Jazz notes: Veteran Richard Jefferson comfortable on young Utah team
Oklahoma City • Ice packs on both knees protruded from under Richard Jefferson's sweats as he sat court side at Chesapeake Energy Arena, following shootaround Sunday morning.
But the 33-year-old Utah Jazz forward insists his knees "are great."
"This ice thing is a new thing for me," Jefferson said. "We've been having some longer practices than vets are accustomed to."
It's a sign of where Utah is as a team right now.
"What we're doing is expected," he said. "You have a young team, whose roles are expanding. When you have a veteran rearm that's used to playing in May and June, you come in with a different mindset. You come in with: 'Hey. Let's get in shape. Let's get healthy. Let's get ready for that long haul.' This team is more: 'Let's set the tone. Let's start establishing great habits as we move into the future.'"
After being hampered by injuries last year, Jefferson said he feels "as strong as I've felt in a long time." He weighs 230, which "probably the lightest I've ever started a season," and he's been doing new exercises that have helped his back.
"Last year for me was a very difficult year," said Jefferson, who playing for Golden State averaged career lows in minutes played and points scored. "So I look forward to the opportunity to play someplace else and kind of re-establish myself as a quality player."
So far, Jazz coach Ty Corbin has used Jefferson both in the starting five and off the bench.
Asked which role he prefers, Jefferson offered up another veteran response.
"I love everything coach does," he said with a smile. "I think we have a mutual understanding and respect. If he asks me to do something, he knows I'm going to give 100 percent effort, without ego. â¦ Whatever he wants my role to be I'm going to embrace it."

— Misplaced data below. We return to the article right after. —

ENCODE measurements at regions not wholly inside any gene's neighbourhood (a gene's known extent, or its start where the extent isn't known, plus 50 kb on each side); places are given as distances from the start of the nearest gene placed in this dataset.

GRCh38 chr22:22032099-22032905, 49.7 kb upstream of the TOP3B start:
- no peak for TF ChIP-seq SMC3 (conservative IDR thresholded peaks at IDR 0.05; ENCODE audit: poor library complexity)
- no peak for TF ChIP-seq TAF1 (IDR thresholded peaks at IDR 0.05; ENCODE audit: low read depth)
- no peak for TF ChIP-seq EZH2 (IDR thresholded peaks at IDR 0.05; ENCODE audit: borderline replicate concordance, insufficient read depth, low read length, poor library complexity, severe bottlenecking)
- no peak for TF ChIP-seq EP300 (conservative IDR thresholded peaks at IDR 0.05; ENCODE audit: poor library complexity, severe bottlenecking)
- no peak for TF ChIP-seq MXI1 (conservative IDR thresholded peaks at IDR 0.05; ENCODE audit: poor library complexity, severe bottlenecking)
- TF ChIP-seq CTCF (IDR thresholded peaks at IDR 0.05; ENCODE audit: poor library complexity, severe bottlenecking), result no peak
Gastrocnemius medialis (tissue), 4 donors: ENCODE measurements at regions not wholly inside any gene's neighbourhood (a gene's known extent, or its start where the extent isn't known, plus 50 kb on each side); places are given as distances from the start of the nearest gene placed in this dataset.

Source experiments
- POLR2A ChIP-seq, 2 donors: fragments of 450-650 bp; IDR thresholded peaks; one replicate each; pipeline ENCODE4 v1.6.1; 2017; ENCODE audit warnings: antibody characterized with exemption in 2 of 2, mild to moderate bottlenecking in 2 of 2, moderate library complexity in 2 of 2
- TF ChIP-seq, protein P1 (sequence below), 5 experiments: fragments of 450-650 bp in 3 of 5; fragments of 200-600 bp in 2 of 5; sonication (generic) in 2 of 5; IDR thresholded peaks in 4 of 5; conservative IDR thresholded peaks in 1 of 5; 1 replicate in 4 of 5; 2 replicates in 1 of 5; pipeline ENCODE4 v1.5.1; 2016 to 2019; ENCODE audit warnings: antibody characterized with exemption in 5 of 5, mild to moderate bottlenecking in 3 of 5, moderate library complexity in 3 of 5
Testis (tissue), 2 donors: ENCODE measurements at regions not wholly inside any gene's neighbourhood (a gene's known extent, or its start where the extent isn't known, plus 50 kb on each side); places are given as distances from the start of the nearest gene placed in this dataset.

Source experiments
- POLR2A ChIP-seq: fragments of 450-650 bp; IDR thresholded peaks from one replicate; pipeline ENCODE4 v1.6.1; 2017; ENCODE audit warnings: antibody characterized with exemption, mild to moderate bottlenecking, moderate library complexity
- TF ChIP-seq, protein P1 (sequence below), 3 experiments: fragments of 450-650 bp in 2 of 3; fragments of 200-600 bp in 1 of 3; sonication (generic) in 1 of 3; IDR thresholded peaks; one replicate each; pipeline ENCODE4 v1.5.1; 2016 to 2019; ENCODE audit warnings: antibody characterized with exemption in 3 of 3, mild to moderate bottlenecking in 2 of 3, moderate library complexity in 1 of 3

Deal or no deal
The Jazz front office continues to have talks with fourth-year forward Gordon Hayward about a possible contract extension. But even after the team announced Saturday it had agreed to a multi-year deal with forward Derrick Favors, worth a reported $49 million over four seasons, Hayward said he is not concerned about getting a deal done.
"Not at all," he said. "Extremely happy for him. It's great for the organization, for [Favors]. Couldn't be happier for him. I'm just playing basketball. I don't worry about that."
The gang's all here Â almost
Eighteen of the 19 guys on Utah's preseason roster made the trip to Oklahoma. Only rookie Trey Burke, who is out at least three weeks with a fractured finger, stayed behind.
Brandon Rush (knee) and Marvin Williams (achilles) still haven't been cleared for contact, but Corbin said the two wing players can benefit by staying with the team on the road.
"As we have time to get guys on the floor, they are actually on the floor and can do things," Corbin said as Williams worked on jumpers during shootaround. "They're limited in what they can do, but they're around their teammates and they're able to do some therapy with [trainer Gary Briggs] and those guys."
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